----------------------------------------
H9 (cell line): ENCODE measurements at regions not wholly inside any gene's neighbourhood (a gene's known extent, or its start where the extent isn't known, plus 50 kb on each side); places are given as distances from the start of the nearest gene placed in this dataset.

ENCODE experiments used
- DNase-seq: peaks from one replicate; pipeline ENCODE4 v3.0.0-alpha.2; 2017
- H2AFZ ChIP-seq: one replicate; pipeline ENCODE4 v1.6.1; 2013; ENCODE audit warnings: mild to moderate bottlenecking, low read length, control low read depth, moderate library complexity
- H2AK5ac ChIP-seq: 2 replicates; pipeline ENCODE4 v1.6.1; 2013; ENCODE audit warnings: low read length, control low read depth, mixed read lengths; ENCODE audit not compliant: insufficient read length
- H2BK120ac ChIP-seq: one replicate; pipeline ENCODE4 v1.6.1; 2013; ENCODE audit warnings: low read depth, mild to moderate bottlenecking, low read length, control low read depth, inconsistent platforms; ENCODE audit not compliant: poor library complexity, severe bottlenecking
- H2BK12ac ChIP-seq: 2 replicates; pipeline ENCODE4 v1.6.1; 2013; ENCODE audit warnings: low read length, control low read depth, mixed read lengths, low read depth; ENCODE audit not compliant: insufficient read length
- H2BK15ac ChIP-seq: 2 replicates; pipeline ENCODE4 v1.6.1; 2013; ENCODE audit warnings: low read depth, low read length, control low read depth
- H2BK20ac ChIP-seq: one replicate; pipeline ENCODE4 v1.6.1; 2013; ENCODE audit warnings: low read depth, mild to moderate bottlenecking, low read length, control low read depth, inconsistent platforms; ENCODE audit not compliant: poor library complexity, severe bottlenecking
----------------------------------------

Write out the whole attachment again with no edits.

H9 (cell line): ENCODE measurements at regions not wholly inside any gene's neighbourhood (a gene's known extent, or its start where the extent isn't known, plus 50 kb on each side); places are given as distances from the start of the nearest gene placed in this dataset.

ENCODE experiments used
- DNase-seq: peaks from one replicate; pipeline ENCODE4 v3.0.0-alpha.2; 2017
- H2AFZ ChIP-seq: one replicate; pipeline ENCODE4 v1.6.1; 2013; ENCODE audit warnings: mild to moderate bottlenecking, low read length, control low read depth, moderate library complexity
- H2AK5ac ChIP-seq: 2 replicates; pipeline ENCODE4 v1.6.1; 2013; ENCODE audit warnings: low read length, control low read depth, mixed read lengths; ENCODE audit not compliant: insufficient read length
- H2BK120ac ChIP-seq: one replicate; pipeline ENCODE4 v1.6.1; 2013; ENCODE audit warnings: low read depth, mild to moderate bottlenecking, low read length, control low read depth, inconsistent platforms; ENCODE audit not compliant: poor library complexity, severe bottlenecking
- H2BK12ac ChIP-seq: 2 replicates; pipeline ENCODE4 v1.6.1; 2013; ENCODE audit warnings: low read length, control low read depth, mixed read lengths, low read depth; ENCODE audit not compliant: insufficient read length
- H2BK15ac ChIP-seq: 2 replicates; pipeline ENCODE4 v1.6.1; 2013; ENCODE audit warnings: low read depth, low read length, control low read depth
- H2BK20ac ChIP-seq: one replicate; pipeline ENCODE4 v1.6.1; 2013; ENCODE audit warnings: low read depth, mild to moderate bottlenecking, low read length, control low read depth, inconsistent platforms; ENCODE audit not compliant: poor library complexity, severe bottlenecking